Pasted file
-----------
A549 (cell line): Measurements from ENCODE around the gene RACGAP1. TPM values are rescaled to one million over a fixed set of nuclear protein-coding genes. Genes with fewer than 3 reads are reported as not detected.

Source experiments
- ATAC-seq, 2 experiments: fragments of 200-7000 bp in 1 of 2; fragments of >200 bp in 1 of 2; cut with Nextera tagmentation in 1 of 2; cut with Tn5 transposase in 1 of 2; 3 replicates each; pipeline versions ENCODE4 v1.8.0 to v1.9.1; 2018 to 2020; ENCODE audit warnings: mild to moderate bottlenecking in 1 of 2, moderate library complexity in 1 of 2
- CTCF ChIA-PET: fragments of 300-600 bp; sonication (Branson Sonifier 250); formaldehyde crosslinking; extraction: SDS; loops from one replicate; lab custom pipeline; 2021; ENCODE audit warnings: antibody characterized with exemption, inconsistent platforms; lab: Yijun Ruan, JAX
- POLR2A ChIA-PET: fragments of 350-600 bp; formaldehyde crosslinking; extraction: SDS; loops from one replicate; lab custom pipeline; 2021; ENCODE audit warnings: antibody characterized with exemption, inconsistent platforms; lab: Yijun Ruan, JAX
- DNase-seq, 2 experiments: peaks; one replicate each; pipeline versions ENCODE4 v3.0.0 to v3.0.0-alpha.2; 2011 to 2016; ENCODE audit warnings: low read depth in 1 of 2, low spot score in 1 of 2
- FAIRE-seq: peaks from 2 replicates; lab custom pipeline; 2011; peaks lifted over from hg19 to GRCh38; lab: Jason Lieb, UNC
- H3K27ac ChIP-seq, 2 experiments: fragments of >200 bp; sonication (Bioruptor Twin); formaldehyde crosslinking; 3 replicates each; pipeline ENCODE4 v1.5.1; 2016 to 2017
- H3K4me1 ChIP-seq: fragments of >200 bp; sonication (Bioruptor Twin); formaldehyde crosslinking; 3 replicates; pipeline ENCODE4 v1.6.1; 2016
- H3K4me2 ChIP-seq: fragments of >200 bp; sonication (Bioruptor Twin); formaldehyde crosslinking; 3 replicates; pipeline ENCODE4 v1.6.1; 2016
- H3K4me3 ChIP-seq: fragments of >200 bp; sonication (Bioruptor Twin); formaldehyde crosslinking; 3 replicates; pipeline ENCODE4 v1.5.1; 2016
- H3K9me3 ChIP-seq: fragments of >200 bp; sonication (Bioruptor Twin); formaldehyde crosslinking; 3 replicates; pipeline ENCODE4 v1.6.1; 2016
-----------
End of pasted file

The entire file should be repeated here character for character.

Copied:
A549 (cell line): Measurements from ENCODE around the gene RACGAP1. TPM values are rescaled to one million over a fixed set of nuclear protein-coding genes. Genes with fewer than 3 reads are reported as not detected.

Source experiments
- ATAC-seq, 2 experiments: fragments of 200-7000 bp in 1 of 2; fragments of >200 bp in 1 of 2; cut with Nextera tagmentation in 1 of 2; cut with Tn5 transposase in 1 of 2; 3 replicates each; pipeline versions ENCODE4 v1.8.0 to v1.9.1; 2018 to 2020; ENCODE audit warnings: mild to moderate bottlenecking in 1 of 2, moderate library complexity in 1 of 2
- CTCF ChIA-PET: fragments of 300-600 bp; sonication (Branson Sonifier 250); formaldehyde crosslinking; extraction: SDS; loops from one replicate; lab custom pipeline; 2021; ENCODE audit warnings: antibody characterized with exemption, inconsistent platforms; lab: Yijun Ruan, JAX
- POLR2A ChIA-PET: fragments of 350-600 bp; formaldehyde crosslinking; extraction: SDS; loops from one replicate; lab custom pipeline; 2021; ENCODE audit warnings: antibody characterized with exemption, inconsistent platforms; lab: Yijun Ruan, JAX
- DNase-seq, 2 experiments: peaks; one replicate each; pipeline versions ENCODE4 v3.0.0 to v3.0.0-alpha.2; 2011 to 2016; ENCODE audit warnings: low read depth in 1 of 2, low spot score in 1 of 2
- FAIRE-seq: peaks from 2 replicates; lab custom pipeline; 2011; peaks lifted over from hg19 to GRCh38; lab: Jason Lieb, UNC
- H3K27ac ChIP-seq, 2 experiments: fragments of >200 bp; sonication (Bioruptor Twin); formaldehyde crosslinking; 3 replicates each; pipeline ENCODE4 v1.5.1; 2016 to 2017
- H3K4me1 ChIP-seq: fragments of >200 bp; sonication (Bioruptor Twin); formaldehyde crosslinking; 3 replicates; pipeline ENCODE4 v1.6.1; 2016
- H3K4me2 ChIP-seq: fragments of >200 bp; sonication (Bioruptor Twin); formaldehyde crosslinking; 3 replicates; pipeline ENCODE4 v1.6.1; 2016
- H3K4me3 ChIP-seq: fragments of >200 bp; sonication (Bioruptor Twin); formaldehyde crosslinking; 3 replicates; pipeline ENCODE4 v1.5.1; 2016
- H3K9me3 ChIP-seq: fragments of >200 bp; sonication (Bioruptor Twin); formaldehyde crosslinking; 3 replicates; pipeline ENCODE4 v1.6.1; 2016